Traditional education in psychiatry often neglects the issue of human rights. A new qualitative study published in Health and Human Rights Journal attempts to fill this gap by analyzing how a service user-led human rights teaching program for medical students fostered new awareness and understanding of human rights in relation to psychiatry.
Through this program, medical students were able to reflect on their own biases, examine how their education and training reflected those presuppositions, and explore how they would like to contribute to much-needed changes in the field to respect the dignity of those they serve. The authors, led by Peter MacSorley, of the Mental Health, Addictions, and Intellectual Disability Service in New Zealand, write:
“The teaching of bioethics is a core component of most medical school curricula, though poorly evidenced and assessed. Within psychiatry specifically, there are critical issues related to human rights that are often overlooked or neglected, despite calls for action for over two decades. Mental health legislation allowing for patients to be detained is the most obvious issue; however, the routine use of informal coercion, the rights to accept or refuse treatment, the right to full participation in society, and even such basic rights as housing remain relevant. While no medical curricula can cover all the elements that future doctors will need, the issue of human rights in relation to psychiatry is key to future good practice, particularly in light of international legal obligations and growing rates of mental distress in communities.”
Human rights in mental healthcare have gained increasing attention since the Convention on the Rights of Persons with Disabilities (CRPD) in 2006. The United Nations Human Rights Council and reports of the Special Rapporteur have brought awareness to human rights and medical education, describing both psychiatrists and service users as “hostages of an ineffective system” and calling for “changes in medical education” that address power imbalances and “incentives to use coercion,” such as fears of legal action.
The University of Otago in New Zealand, aware of the need for medical schools to educate their students on human rights and the implications of their actions as medical professionals, employed new strategies in its approach to education. Service users assisted with co-developing and delivering modules with the aim to “counter stigma, reduce discrimination, promote recovery, and improve human rights.” Educational interventions included content focused on human rights, placements with organizations that were led by service users, recovery-focused approaches, and learning assessments.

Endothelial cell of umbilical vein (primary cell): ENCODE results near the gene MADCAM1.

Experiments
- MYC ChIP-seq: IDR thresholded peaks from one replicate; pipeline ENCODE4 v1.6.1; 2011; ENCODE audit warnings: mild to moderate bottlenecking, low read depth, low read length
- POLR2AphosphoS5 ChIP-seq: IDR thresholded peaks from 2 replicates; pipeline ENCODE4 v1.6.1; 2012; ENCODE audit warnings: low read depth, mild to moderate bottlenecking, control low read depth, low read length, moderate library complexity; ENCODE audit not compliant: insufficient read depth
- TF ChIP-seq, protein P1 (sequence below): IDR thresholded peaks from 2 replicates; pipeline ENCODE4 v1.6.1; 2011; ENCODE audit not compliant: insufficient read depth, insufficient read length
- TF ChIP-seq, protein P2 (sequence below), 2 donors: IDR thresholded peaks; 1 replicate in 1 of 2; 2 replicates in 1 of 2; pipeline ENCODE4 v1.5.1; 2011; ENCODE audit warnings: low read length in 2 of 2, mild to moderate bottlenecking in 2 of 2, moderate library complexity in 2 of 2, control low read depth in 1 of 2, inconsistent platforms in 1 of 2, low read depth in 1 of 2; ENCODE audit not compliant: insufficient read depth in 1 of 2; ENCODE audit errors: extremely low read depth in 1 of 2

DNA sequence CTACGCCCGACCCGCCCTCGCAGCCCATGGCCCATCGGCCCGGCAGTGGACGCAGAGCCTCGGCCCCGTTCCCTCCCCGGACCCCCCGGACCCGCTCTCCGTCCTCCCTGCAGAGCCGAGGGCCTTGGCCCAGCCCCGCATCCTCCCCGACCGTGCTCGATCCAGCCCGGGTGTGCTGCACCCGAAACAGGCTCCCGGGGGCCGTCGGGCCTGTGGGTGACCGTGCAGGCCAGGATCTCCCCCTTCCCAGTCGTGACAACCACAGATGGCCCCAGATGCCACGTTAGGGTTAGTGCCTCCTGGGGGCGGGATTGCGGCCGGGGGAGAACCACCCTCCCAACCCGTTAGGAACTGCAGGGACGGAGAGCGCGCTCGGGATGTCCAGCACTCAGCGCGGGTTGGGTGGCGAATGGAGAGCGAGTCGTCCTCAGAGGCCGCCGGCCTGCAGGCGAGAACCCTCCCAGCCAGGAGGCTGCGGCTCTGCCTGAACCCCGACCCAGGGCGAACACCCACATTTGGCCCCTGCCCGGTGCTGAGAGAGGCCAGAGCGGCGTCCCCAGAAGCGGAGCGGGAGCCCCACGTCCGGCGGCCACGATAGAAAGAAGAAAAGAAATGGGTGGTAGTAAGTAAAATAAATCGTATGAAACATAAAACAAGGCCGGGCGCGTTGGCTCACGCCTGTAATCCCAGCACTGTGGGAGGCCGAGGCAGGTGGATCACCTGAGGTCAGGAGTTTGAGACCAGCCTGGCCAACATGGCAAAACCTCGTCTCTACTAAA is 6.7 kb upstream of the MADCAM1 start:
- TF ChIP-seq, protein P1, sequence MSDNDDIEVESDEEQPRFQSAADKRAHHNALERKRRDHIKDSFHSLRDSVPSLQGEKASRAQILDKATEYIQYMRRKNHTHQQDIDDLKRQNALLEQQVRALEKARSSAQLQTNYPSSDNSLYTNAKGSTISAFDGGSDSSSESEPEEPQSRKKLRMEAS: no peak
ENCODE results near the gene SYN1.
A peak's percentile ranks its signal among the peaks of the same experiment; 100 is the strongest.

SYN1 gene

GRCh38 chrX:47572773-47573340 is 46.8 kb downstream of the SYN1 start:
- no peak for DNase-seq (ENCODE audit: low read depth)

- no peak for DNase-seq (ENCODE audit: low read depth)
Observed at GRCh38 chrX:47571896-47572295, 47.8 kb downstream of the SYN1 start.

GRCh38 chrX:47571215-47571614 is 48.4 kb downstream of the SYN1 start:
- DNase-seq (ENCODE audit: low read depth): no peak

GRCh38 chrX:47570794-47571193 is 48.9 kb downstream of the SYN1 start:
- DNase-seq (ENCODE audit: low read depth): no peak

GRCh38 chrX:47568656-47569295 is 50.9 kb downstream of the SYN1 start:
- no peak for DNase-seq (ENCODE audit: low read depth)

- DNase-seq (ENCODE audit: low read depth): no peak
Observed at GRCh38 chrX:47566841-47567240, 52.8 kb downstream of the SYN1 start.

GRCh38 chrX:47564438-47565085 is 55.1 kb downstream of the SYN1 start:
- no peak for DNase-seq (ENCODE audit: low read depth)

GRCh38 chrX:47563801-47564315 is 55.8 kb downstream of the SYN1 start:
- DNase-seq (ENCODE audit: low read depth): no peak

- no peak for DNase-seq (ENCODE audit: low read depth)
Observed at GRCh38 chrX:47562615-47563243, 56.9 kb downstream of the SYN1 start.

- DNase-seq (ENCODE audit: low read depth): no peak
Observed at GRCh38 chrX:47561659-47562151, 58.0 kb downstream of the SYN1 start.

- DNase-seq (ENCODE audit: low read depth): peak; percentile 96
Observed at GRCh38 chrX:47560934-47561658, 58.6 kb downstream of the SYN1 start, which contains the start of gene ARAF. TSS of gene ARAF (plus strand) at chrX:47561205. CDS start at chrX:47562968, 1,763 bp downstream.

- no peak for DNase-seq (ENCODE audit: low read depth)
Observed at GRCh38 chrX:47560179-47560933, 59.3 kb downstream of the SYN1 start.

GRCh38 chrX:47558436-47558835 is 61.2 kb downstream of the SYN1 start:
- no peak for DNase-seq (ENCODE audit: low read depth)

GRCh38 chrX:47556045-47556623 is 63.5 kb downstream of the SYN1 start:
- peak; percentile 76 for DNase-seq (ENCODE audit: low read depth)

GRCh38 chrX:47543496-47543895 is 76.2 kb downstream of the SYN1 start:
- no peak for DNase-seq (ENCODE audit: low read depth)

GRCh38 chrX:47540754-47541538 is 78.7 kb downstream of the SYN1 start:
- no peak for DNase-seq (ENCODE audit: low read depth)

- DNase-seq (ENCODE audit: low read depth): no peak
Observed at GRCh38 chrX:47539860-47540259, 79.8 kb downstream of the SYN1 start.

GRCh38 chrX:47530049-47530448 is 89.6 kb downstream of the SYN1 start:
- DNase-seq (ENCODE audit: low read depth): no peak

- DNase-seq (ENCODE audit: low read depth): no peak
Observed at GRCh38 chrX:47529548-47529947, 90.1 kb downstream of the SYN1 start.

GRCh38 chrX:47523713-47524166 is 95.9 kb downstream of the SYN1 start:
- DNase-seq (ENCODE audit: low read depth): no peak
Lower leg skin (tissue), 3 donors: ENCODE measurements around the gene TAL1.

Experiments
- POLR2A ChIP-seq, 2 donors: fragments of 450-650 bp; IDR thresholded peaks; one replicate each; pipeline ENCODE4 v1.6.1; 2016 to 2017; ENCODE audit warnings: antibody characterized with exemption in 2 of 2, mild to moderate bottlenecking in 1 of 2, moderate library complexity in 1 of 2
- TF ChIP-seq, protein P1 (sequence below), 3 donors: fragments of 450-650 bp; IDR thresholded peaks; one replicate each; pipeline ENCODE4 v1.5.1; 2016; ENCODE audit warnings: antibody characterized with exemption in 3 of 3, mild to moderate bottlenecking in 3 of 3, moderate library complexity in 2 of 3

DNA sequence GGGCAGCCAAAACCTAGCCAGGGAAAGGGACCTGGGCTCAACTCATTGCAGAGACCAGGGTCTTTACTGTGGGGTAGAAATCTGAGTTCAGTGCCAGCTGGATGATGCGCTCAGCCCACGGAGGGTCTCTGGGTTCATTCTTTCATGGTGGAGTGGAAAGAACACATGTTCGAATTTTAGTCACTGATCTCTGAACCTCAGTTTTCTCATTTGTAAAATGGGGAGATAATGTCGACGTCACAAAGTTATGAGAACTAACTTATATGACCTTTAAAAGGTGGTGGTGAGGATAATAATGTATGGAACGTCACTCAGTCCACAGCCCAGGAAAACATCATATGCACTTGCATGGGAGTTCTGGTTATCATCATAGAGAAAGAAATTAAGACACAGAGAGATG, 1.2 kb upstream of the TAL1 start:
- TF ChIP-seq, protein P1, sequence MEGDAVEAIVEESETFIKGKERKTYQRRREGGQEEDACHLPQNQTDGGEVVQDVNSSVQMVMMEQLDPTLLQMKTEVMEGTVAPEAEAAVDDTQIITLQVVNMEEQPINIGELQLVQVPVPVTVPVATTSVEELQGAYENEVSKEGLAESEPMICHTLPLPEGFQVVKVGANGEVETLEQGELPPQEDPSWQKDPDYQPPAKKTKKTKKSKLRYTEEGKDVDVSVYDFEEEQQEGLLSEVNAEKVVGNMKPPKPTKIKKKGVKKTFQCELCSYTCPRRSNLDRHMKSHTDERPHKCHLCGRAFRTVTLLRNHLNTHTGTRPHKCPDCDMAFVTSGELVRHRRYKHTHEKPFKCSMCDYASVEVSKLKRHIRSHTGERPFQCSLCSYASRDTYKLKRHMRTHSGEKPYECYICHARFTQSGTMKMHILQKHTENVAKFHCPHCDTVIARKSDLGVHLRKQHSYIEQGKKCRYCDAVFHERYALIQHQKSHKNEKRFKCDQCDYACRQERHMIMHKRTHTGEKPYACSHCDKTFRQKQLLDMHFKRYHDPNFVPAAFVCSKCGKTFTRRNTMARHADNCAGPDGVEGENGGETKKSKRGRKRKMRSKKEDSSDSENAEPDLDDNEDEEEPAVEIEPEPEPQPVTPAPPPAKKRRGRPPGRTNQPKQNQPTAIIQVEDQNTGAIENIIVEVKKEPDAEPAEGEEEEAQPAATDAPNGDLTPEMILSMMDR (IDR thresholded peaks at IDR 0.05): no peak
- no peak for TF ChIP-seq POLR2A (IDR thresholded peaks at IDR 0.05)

In the current study, researchers examined the impact of this training and education, specifically in relation to clinical experiences and a workshop hosted by the university for medical students in their second year of mental health training. The six-hour workshop is facilitated by mental health service users who have first-hand experiences of their rights being violated, which they share with attendees. The workshop emphasizes antidiscrimination and positive interactions with service use over time. It begins with an introduction of the CRPD and what it looks like in practice and then includes a discussion of the use of the Mental Health Act and how practices like seclusion and restraint inherently violate human rights, as well as alternative strategies to reduce those coercive strategies.
Students were asked to write a reflection centered on human rights in light of their educational and clinical experiences. Reflections were then analyzed through grounded theory to identify themes across students’ experiences. A total of 38 students agreed to participate in the study. Most of the students were women (53%), New Zealand European (66%), with a mean age of 24. 22% of participants were Asian, 10% were Māori, the Indigenous population in New Zealand, and 12.5% were of other ethnicities.
MacSorley and colleagues identified two major categories through this analysis, “understanding the system” and “self-reflection.” Within these categories, individual themes were noted.
The “understanding the system” category included students’ evaluations of clinical, legal, and ethical issues that arose during their learning experiences. One theme identified by researchers in this category was “appreciating advocacy.” Students noted gaining an increased understanding of systemic issues such as stigma, power imbalances, and a tendency toward paternalism by professionals, which led them to reflect on the need for patient advocacy.
“Appreciating complexity” was another theme that fell under this category, with participants reflecting on the complicated nature of psychiatric care, noting that while the denial of rights is harmful, there are times when denial of rights is justified and that navigating this ethical conflict is challenging. One participant wrote:
“[What] I have found most difficult to come to any conclusion on is the dilemma of treating a patient in their ‘best interests’ versus respecting their autonomy and their right to make decisions. In the complex area of mental health, I feel this can sometimes be an impossible conundrum. It is incredibly difficult because I can see both sides of this dilemma, and they both have good reasons behind them … I am still unsure of the answer, and I don’t think there is a ‘right’ answer as such.”